The Summer Reading Kick-off Celebration, May 23rd
The Harry Potter House Cup Award Ceremony, May 30th
The Largest Super Smash Bros Tournament in the World, June 6th
The Black Archives History Lock-In, July 11th
The Kansas City Youth Empowerment Summit, July 25th
Anything Could Happen was a quirky, fun book that fit within the tradition of coming-of-age novels, albeit from a slightly different perspective. In Anything Could Happen, it was Tretch Farm's 15th year and he just discovered he was in love with his best friend, Matt Gooby. Tretch must navigate that situation, while grappling with his sexuality, his brother’s absence at college, and health problems in his family.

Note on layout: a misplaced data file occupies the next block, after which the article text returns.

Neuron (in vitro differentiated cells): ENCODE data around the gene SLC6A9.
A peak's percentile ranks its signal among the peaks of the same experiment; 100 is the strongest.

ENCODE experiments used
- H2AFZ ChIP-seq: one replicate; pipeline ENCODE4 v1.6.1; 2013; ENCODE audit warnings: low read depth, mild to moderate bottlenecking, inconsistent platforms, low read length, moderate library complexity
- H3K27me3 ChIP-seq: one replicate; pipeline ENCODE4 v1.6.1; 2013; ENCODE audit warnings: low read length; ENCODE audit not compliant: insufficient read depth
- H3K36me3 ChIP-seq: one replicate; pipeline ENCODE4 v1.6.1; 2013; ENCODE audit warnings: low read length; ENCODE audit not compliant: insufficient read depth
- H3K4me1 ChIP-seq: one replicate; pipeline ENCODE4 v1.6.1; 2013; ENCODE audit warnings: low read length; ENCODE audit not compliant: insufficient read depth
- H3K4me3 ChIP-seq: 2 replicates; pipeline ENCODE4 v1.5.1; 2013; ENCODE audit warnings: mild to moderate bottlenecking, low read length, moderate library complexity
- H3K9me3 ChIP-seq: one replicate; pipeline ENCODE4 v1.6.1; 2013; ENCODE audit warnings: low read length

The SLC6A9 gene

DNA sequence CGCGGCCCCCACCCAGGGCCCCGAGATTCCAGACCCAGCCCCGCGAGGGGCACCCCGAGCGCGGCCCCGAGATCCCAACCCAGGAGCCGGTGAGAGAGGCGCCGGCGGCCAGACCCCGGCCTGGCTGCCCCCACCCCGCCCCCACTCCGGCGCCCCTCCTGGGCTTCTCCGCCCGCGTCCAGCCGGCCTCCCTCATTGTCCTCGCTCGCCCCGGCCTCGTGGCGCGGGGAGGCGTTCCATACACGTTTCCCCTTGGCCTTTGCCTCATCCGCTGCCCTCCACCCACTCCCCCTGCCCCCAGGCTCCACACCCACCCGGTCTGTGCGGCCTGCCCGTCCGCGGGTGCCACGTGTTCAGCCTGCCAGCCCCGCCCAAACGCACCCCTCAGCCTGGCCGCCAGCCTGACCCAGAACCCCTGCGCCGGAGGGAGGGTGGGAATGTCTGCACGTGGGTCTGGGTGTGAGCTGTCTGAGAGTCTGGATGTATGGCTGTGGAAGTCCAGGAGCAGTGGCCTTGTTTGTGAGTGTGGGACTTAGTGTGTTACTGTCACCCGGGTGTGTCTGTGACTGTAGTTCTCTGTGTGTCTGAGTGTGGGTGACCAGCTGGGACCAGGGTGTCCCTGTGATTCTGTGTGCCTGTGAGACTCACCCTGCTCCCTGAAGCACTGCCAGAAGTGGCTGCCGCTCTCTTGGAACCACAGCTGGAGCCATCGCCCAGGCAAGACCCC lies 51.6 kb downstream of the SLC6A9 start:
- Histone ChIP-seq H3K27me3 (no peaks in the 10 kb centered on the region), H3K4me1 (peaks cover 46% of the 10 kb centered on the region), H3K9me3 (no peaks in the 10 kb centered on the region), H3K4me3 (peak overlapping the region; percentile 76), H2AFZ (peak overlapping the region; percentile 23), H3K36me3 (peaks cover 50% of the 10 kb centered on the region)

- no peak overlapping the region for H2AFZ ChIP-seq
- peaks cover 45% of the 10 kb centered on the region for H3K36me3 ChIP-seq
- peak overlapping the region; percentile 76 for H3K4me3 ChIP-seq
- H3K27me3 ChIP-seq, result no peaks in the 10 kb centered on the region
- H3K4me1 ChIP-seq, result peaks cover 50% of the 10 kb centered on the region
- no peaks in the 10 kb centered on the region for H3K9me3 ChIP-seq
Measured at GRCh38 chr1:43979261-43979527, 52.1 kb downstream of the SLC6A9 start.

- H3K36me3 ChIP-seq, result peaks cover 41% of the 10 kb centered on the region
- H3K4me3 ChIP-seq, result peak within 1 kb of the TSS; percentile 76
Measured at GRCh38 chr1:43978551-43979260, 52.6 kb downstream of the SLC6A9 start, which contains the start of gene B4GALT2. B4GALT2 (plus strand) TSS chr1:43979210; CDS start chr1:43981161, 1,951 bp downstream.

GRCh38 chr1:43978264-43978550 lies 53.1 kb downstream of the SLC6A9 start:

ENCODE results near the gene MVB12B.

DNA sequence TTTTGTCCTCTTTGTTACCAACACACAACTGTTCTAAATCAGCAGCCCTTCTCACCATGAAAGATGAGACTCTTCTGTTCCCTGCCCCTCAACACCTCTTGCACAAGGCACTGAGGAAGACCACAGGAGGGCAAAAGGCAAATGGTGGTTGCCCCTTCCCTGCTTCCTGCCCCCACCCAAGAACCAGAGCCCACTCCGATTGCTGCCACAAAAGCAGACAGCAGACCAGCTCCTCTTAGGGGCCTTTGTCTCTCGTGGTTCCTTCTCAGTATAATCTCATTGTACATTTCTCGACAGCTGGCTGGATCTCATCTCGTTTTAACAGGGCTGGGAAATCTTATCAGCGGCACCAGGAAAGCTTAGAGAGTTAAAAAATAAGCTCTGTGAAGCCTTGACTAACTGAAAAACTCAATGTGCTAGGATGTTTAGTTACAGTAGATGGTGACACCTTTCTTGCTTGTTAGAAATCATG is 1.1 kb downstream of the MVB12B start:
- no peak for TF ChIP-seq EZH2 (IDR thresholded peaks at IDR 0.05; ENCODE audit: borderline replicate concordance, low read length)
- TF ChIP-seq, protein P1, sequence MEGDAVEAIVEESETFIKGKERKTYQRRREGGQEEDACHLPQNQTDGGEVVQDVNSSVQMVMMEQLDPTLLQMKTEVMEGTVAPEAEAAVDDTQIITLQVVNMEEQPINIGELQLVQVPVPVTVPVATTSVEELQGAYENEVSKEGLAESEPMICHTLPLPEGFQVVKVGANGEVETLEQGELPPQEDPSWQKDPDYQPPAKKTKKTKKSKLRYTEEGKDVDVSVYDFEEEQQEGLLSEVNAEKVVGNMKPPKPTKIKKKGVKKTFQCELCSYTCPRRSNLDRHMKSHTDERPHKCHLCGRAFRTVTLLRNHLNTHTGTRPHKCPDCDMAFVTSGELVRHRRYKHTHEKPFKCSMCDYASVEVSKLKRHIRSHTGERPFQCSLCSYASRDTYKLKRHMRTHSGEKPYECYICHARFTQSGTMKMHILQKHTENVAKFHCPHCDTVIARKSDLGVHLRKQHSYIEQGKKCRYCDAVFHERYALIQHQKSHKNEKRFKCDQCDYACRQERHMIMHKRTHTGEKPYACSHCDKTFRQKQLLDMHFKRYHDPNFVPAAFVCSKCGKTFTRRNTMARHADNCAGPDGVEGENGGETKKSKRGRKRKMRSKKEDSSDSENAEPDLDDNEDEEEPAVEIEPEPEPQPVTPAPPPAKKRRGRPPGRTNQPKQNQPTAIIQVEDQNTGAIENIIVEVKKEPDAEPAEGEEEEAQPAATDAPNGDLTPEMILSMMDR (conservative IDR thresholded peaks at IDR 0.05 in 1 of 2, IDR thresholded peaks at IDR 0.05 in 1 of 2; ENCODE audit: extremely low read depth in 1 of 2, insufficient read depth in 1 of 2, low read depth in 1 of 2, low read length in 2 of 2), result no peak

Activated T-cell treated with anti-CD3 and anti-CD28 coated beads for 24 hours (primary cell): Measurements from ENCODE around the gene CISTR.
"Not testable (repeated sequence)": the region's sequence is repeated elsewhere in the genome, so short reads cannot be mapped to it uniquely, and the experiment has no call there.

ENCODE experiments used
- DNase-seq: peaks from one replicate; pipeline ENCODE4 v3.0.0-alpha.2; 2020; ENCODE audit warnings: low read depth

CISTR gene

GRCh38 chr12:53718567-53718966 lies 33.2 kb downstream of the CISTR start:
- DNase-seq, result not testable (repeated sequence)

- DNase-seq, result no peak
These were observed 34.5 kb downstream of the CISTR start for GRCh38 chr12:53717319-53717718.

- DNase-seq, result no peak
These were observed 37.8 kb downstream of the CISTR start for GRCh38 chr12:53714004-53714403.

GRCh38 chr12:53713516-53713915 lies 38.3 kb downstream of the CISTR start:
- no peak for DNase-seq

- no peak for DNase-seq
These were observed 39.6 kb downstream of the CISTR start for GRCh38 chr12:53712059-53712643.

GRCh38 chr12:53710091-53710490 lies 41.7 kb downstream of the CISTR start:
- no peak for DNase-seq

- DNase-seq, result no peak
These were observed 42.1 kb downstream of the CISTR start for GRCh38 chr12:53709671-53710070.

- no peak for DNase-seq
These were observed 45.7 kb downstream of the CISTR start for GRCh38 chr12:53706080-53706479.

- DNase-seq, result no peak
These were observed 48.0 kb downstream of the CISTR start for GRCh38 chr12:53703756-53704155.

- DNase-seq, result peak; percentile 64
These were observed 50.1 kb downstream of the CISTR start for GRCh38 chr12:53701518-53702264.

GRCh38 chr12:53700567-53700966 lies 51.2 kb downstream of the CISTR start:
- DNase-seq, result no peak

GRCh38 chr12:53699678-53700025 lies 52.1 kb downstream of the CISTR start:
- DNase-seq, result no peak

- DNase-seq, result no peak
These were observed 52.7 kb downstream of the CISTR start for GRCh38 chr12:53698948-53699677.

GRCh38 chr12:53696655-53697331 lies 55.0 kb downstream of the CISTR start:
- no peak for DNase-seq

This book was right up my alley. The author presented puppy love through the eyes of a likable, insightful character. Tretch’s inner monologue and dialogue were so endearing and genuine.
Clothes. Cars. Computers. They don’t last forever, succumbing to wear and tear, obsolescence, or shifts in interests and tastes. It’s the same with library books.
It’s the same with library books. The Kansas City Public Library counts some 747,000 items in its collection, housing close to half of them in its downtown Central Library. They age. Some are torn or stained. Others languish on the shelves, unnoticed or unneeded by patrons for years. If not timeless classics, it might be time for them to go.